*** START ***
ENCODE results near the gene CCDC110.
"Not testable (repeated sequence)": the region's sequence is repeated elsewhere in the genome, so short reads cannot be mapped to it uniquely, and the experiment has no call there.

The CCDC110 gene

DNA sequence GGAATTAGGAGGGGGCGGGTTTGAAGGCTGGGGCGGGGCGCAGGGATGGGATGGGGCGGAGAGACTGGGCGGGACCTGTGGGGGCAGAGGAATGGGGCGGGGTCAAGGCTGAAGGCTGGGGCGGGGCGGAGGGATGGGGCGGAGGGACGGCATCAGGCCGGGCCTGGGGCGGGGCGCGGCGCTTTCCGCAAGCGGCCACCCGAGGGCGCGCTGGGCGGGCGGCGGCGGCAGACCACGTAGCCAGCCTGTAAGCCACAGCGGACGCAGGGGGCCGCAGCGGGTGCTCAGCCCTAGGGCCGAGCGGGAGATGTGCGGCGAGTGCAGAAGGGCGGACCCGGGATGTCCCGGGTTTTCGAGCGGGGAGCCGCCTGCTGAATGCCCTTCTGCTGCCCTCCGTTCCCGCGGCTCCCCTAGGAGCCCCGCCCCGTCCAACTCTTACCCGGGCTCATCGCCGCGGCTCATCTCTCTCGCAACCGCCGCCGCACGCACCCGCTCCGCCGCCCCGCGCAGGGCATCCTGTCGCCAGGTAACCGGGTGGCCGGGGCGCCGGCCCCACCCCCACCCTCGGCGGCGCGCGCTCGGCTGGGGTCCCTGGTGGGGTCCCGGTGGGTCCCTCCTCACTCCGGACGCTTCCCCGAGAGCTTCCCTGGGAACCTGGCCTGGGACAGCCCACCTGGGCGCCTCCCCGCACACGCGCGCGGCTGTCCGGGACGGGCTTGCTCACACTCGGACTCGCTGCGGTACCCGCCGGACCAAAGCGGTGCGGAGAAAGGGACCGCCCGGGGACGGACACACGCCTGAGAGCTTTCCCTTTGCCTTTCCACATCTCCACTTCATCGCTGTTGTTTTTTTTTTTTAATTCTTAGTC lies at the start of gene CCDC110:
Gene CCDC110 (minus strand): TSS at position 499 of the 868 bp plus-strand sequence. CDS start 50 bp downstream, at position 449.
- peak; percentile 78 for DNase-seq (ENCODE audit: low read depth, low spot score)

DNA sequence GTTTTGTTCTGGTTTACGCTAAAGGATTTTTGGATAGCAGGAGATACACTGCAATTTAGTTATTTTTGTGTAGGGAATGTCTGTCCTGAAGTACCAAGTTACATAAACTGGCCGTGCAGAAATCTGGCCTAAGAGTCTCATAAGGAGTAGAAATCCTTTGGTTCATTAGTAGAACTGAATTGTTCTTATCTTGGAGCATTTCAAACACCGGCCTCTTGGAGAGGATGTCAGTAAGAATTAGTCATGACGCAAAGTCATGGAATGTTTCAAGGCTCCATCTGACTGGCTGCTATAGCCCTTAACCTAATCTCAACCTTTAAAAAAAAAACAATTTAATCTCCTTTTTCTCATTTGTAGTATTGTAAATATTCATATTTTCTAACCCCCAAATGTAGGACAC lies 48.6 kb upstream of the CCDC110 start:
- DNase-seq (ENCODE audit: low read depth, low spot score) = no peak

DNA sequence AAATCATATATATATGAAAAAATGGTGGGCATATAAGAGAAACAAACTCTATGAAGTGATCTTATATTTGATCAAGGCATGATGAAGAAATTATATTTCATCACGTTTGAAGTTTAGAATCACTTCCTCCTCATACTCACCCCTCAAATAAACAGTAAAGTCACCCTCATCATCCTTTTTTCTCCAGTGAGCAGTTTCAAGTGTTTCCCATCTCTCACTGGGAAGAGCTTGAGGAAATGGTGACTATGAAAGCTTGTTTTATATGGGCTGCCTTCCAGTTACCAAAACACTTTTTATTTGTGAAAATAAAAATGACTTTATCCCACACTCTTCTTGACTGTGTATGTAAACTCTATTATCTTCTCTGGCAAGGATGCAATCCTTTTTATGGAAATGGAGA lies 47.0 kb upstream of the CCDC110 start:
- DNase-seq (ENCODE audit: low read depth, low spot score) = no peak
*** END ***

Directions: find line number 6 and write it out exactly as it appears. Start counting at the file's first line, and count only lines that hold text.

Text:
- peak; percentile 78 for DNase-seq (ENCODE audit: low read depth, low spot score)